Back in 1982, when I was an editor at Tropic, the Miami Herald’s Sunday magazine, the publisher asked us to run a story on our cover about the winners of The Silver Knight award, which was given out every year at a gala to the most promising high school seniors in the Miami area. The Silver Knights were a fine and noble enterprise, but the event was run and financed by Knight-Ridder, the corporate owners of The Miami Herald; Herald stories about the Silver Knight awards were inevitably uncritical, nakedly celebratory, and drenched in self-promotion. We at Tropic declined to run the story of the awards on the grounds that we were a small magazine trying to establish a feisty, pugnacious identity, and being a corporate suckup toady lickspittle didn’t fit in with our plans. The publisher glowered, muttered something about insubordination, and steered the story to another, less visible section of the paper. We went unpunished.
Wikipedia tells me that one of the Silver Knight winners that year was little Jeffrey Bezos of Miami Palmetto High School. Haha.
You and I briefly crossed paths as younger men, and I dissed you. I guess it’s clear who won that race.
Here’s the thing: We were right to decline that story, Jeff, but, more to the point, our publisher was wise to LET us decline. In the next 10 years, freed to robustly experiment with an outsize personality, Tropic would develop a fanatic following in Miami, and our writers and photographers would win two Pulitzers and be finalists for two more. That happened because the people above us trusted us, if grudgingly, and -- more important -- had our backs.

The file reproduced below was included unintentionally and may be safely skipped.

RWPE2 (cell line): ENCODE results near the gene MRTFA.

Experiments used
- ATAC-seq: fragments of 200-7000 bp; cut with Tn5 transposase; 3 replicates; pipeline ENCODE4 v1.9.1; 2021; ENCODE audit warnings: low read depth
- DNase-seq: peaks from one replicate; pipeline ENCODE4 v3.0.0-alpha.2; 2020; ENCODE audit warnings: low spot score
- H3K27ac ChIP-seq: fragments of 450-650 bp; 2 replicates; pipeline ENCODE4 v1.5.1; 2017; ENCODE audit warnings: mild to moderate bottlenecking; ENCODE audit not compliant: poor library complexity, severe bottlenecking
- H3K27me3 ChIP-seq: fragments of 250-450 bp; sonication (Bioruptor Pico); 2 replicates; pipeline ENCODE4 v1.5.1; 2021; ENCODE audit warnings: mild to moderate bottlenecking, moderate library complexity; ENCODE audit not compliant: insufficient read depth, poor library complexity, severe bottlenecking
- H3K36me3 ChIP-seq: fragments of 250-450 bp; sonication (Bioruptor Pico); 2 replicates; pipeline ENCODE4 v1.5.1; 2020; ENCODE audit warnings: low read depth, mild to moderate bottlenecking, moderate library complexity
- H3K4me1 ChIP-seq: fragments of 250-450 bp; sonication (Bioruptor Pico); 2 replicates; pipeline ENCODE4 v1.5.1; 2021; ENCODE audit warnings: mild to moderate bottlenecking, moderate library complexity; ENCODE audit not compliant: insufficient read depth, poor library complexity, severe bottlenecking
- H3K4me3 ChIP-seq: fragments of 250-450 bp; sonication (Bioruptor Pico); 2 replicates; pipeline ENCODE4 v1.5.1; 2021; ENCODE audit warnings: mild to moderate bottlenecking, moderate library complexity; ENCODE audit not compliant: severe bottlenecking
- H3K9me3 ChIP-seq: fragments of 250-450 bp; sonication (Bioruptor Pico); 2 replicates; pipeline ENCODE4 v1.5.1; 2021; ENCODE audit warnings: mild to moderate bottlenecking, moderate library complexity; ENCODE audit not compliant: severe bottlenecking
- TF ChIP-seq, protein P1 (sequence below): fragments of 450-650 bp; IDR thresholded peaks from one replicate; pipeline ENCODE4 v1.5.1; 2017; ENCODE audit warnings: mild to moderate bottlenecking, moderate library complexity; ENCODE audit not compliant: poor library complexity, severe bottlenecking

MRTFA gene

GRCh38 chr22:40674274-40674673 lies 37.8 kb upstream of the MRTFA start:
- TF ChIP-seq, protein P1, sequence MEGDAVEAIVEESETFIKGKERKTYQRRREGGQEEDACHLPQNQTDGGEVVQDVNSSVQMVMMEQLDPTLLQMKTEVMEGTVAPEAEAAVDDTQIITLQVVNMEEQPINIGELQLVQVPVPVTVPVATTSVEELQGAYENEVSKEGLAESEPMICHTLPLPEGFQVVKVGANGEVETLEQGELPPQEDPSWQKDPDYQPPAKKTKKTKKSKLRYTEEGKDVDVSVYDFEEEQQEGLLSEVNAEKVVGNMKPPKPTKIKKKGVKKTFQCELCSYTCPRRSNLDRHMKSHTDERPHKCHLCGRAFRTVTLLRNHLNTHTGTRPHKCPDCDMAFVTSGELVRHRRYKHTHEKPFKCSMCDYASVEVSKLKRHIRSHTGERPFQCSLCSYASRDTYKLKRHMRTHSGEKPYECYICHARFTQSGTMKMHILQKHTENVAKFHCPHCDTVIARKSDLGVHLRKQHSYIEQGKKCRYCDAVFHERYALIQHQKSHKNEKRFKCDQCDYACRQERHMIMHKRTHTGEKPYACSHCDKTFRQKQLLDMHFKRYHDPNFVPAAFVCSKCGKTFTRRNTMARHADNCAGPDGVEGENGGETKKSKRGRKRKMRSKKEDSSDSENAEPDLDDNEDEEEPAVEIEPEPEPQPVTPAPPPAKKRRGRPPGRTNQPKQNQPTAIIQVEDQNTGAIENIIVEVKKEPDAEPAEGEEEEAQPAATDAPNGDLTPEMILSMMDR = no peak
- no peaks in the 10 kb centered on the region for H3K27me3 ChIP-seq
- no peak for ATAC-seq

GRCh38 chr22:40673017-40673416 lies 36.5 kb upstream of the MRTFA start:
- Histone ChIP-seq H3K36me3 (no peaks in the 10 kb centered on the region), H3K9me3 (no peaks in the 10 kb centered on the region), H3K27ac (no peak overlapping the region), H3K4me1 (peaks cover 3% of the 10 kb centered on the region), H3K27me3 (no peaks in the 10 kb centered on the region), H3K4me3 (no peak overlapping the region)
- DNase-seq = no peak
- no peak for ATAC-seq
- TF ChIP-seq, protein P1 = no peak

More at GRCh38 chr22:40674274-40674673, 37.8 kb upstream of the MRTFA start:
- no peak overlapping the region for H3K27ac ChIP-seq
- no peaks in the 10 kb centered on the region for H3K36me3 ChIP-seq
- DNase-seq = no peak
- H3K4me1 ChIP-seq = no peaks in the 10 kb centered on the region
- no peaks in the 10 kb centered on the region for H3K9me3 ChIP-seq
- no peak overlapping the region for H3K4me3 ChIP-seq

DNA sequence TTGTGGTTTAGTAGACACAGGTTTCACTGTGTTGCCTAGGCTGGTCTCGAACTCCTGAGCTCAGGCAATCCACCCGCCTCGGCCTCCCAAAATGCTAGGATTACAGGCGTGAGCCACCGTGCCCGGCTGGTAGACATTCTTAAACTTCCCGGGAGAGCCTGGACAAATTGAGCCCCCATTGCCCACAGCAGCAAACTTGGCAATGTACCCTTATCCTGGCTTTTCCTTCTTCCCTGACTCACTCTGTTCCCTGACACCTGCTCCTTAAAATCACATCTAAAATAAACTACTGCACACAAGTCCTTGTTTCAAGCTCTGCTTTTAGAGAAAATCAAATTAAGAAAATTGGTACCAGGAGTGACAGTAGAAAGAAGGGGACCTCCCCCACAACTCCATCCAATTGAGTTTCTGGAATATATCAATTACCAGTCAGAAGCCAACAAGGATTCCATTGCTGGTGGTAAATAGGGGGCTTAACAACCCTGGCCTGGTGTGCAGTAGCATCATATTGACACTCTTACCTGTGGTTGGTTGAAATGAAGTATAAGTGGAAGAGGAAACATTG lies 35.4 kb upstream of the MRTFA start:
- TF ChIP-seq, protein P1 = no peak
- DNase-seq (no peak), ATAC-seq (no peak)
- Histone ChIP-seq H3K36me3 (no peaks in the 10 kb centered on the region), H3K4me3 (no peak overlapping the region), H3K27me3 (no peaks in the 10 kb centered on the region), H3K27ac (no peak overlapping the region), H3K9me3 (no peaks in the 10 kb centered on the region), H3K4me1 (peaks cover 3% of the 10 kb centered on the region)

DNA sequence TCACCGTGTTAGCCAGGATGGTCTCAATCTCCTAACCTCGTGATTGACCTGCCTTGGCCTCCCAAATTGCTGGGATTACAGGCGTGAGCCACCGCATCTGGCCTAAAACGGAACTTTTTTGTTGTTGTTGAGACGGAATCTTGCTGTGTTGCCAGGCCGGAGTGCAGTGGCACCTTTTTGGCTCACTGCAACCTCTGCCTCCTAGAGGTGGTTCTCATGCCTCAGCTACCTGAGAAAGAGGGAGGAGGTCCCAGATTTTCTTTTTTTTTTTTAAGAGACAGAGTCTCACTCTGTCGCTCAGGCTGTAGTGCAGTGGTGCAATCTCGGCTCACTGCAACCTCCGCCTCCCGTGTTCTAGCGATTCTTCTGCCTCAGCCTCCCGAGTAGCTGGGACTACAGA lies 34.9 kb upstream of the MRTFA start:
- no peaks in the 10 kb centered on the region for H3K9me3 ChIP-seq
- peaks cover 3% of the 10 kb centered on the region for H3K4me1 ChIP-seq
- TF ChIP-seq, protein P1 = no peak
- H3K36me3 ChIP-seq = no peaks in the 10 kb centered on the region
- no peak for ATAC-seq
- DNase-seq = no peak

I was telling this tale of tolerated impertinence to Howard Simons, the brilliant newspaper editor at the Washington Post, shortly before he died of cancer in 1990. He smiled and said that it embodied his most important principle as a newspaper manager: “Kick up, kiss down.” Aggravate your bosses, but make the people below you love and respect you. Katharine Graham and Don Graham were brilliant at this -- they must have given their board of directors fits, because during the great years they chose aggressive journalism over pennypinching every time -- and we loved them for it. It’s an irreplaceable advantage, loyalty drawn from affection and respect.
My father once told me that he felt grief-stricken at the sudden death of Franklin Delano Roosevelt in 1945, but not fear that the country was now in the hands of some obscure haberdasher named Truman. My father knew only one thing about Truman, really -- that in failing health, and in the middle of a world war, F.D.R. had chosen him, and so Truman must be a good man. That was enough for my father.
I think I speak for more than myself when I say that the main reason I have high hopes for your stewardship is that Don Graham said it was the right thing for the paper. He said you are the right guy. That was enough for me.
“Great” is an overused term, and sports has rendered it almost meaningless, so I won’t say you have just bought a “great” newspaper. I’m not even sure you’ve bought a “newspaper” in any understood sense. You have bought a place filled with enormously talented and dedicated journalists who are, at the moment, terrified at the prospect of change we don’t really understand. We’ve already lost some fine people to that terror.
You are obviously a good businessman, and you are said to be a visionary. I hope you have a clear vision of where to take this remarkable enterprise. As you go there, please remember to kick up, and kiss down.
And sorry about the Silver Knight. But we were right.